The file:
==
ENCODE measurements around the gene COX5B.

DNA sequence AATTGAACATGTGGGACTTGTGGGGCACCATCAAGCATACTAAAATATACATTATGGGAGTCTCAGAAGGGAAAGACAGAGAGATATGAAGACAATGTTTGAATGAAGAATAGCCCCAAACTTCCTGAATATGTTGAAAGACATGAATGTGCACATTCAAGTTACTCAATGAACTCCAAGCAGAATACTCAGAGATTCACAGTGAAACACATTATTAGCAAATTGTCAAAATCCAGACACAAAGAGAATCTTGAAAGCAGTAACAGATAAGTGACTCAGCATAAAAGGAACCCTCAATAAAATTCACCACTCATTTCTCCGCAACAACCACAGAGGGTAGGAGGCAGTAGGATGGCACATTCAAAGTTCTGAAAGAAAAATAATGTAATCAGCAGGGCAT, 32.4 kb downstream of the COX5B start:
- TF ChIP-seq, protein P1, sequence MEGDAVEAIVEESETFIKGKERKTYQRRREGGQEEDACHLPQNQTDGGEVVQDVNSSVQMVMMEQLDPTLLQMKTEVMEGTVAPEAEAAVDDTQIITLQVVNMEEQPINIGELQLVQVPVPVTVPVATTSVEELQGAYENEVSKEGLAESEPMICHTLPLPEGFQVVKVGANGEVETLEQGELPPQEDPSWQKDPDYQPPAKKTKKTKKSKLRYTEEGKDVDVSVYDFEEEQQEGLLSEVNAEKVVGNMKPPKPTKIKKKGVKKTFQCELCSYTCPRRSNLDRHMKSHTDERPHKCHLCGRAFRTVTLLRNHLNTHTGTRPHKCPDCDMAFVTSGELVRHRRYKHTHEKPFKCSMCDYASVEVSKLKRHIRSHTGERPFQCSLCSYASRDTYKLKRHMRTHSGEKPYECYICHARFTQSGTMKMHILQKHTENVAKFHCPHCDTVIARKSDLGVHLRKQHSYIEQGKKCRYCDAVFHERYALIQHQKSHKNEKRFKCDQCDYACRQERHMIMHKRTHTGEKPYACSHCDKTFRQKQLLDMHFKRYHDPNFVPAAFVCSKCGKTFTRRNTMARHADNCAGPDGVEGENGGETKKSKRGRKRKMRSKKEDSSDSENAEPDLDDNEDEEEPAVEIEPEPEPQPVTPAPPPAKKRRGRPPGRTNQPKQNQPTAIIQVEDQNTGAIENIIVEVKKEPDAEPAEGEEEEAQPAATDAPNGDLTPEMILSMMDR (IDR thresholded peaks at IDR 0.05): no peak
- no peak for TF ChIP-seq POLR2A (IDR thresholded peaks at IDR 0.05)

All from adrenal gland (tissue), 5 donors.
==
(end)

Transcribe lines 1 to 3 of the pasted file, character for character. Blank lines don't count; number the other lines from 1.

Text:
ENCODE measurements around the gene COX5B.

DNA sequence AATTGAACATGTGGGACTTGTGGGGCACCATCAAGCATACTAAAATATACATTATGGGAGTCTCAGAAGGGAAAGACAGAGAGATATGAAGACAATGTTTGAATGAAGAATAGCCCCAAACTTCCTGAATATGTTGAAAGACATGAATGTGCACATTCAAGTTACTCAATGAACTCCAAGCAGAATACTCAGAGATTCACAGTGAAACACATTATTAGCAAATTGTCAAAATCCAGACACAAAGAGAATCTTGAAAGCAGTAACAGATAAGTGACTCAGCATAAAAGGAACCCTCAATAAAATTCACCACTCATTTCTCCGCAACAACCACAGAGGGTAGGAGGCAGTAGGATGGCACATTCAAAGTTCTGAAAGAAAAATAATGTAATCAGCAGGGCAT, 32.4 kb downstream of the COX5B start:
- TF ChIP-seq, protein P1, sequence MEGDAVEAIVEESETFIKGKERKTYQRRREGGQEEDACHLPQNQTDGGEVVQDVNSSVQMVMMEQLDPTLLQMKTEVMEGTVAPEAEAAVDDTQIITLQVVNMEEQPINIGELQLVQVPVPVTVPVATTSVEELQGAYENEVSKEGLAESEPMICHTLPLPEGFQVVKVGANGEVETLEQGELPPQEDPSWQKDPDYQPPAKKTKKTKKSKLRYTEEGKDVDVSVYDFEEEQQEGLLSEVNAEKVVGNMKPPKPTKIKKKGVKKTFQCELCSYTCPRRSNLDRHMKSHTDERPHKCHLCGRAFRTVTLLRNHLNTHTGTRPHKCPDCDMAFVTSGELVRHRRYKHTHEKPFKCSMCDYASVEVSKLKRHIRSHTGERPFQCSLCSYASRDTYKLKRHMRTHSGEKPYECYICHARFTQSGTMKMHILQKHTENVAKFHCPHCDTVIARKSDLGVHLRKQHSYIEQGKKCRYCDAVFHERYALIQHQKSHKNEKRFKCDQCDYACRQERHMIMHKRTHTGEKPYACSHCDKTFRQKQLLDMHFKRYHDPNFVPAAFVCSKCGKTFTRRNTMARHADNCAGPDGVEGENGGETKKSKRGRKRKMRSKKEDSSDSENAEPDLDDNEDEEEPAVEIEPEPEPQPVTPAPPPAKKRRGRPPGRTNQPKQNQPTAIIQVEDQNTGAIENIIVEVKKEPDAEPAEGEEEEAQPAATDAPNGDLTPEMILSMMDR (IDR thresholded peaks at IDR 0.05): no peak